Russian airlines have been banned from flying over most of Europe and North America, which has made it more challenging for Russians to travel abroad. But there is no blanket ban in place such as Zelenskyy is suggesting; Russian citizens are still free to apply for a visa to visit the United States, for example.

Finnish Prime Minister Sanna Marin told reporters Monday that she believes issuing tourist visas to Russians should be restricted and called for a European Union-wide ban.

Some critics have argued that banning all Russians would unfairly impact those who have left the country because they disagree with President Vladimir Putin’s government and his decision to attack Ukraine.

Zelenskyy said such distinctions don’t matter: “Whichever kind of Russian … make them to go Russia.”

“They’ll understand then,” he said. “They’ll say, ‘This [war] has nothing to do with us. The whole population can’t be held responsible, can it?’ It can. The population picked this government and they’re not fighting it, not arguing with it, not shouting at it.”

“Don’t you want this isolation?” Zelenskyy added, speaking as if he were addressing Russians directly. “You’re telling the whole world that it must live by your rules. Then go and live there. This is the only way to influence Putin.”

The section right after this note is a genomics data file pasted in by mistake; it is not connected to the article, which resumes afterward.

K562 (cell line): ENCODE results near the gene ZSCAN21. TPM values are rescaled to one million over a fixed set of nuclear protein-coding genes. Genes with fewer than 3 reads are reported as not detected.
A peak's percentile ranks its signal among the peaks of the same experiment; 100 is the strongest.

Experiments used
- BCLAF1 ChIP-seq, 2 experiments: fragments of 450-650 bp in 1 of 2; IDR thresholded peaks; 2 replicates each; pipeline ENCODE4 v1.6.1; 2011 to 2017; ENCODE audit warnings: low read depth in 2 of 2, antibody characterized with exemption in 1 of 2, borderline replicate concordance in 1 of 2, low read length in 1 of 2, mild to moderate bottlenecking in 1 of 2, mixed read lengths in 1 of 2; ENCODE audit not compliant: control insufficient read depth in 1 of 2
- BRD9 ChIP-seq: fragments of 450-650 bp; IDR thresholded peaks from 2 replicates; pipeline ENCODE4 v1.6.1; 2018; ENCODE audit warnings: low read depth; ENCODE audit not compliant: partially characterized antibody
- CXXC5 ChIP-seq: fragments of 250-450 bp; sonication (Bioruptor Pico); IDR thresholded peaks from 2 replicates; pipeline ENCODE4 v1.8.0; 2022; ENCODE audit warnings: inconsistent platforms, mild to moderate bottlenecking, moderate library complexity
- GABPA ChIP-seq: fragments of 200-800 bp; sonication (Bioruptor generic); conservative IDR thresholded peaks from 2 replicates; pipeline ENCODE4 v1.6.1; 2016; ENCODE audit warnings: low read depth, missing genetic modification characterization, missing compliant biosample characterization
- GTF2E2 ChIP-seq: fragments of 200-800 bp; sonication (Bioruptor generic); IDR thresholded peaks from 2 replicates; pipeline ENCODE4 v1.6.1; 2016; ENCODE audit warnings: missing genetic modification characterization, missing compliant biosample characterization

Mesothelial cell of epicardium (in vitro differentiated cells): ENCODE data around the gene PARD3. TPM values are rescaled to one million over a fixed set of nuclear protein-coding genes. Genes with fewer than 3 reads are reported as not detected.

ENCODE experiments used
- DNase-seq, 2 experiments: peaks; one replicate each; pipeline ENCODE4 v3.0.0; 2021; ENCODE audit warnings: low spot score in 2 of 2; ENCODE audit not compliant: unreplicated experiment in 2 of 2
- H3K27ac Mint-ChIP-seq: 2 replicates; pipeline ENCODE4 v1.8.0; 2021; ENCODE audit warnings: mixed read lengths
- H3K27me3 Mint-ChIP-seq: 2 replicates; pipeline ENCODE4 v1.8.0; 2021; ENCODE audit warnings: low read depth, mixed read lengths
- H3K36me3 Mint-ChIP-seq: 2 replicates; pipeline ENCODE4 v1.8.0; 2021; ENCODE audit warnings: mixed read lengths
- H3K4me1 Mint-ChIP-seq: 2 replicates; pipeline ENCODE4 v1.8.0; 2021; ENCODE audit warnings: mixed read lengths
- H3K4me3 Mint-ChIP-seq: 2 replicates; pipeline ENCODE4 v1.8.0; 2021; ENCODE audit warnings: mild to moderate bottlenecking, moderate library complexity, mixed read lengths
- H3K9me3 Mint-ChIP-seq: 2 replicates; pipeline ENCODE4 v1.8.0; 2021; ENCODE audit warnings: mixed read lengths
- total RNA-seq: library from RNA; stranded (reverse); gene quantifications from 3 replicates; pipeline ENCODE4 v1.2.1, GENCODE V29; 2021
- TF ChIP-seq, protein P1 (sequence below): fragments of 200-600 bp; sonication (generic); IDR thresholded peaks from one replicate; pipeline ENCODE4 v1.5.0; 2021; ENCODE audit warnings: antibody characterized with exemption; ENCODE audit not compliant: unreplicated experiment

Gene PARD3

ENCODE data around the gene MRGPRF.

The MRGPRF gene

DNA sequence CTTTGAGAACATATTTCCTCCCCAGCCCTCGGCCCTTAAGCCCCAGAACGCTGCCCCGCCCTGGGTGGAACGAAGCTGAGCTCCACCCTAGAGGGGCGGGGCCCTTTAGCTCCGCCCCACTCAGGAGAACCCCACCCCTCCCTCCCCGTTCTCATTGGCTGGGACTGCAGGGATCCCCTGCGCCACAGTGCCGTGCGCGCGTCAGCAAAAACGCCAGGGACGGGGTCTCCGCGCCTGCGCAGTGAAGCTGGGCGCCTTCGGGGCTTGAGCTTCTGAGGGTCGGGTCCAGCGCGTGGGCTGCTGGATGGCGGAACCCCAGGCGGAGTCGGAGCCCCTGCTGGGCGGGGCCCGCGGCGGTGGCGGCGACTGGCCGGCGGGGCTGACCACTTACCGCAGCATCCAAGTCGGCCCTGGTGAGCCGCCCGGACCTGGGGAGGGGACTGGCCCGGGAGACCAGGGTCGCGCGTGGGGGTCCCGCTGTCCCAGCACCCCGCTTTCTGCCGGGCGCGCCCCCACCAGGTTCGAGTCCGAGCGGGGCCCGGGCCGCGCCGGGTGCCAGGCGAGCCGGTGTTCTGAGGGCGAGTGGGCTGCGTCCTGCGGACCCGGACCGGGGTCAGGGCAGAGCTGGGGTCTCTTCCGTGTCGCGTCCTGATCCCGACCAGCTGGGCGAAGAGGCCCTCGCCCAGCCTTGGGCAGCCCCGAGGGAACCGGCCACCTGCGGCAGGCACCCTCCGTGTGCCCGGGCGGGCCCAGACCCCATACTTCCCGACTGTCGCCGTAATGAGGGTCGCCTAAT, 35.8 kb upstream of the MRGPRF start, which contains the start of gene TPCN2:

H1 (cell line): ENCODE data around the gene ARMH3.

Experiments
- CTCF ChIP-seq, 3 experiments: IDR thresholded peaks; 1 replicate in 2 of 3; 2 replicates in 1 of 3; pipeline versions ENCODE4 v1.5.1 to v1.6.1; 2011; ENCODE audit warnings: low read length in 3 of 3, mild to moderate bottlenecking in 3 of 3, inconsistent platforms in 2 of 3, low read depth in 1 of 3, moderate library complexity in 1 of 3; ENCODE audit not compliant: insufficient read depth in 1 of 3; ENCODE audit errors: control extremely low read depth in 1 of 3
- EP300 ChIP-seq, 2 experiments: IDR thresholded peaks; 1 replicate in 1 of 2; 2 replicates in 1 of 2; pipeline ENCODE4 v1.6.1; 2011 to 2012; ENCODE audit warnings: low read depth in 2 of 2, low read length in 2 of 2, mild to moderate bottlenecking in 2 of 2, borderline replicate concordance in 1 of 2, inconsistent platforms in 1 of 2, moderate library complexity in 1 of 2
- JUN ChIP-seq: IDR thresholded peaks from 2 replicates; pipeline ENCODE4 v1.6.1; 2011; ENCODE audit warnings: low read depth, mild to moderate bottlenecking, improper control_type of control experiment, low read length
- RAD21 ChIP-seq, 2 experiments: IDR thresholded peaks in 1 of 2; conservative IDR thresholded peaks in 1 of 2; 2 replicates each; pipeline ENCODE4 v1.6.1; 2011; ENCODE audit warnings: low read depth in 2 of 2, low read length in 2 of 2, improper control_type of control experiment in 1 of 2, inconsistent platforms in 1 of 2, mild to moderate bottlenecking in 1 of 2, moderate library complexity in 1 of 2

Zelenskyy spoke for an hour in his presidential office, where hallways are kept dark and lined with sandbags to protect against attack. Zelenskyy wore a black T-shirt with the Ukrainian trident symbol, rather than his usual military-green fatigues. He was leaning forward and animated as he answered questions, gesturing with his hands, tapping the white table to make his points.

One challenge for Ukrainian officials pushing for strong measures to prevent a referendum is explaining why it would mark a turning point in the war. The vast majority of the international community wouldn’t recognize such a vote or Russia’s subsequent annexation. But analysts say that once Russians have officially laid claim to territory and declared it part of Russia, it would erase any possibility of Russian troops withdrawing without being forced out militarily.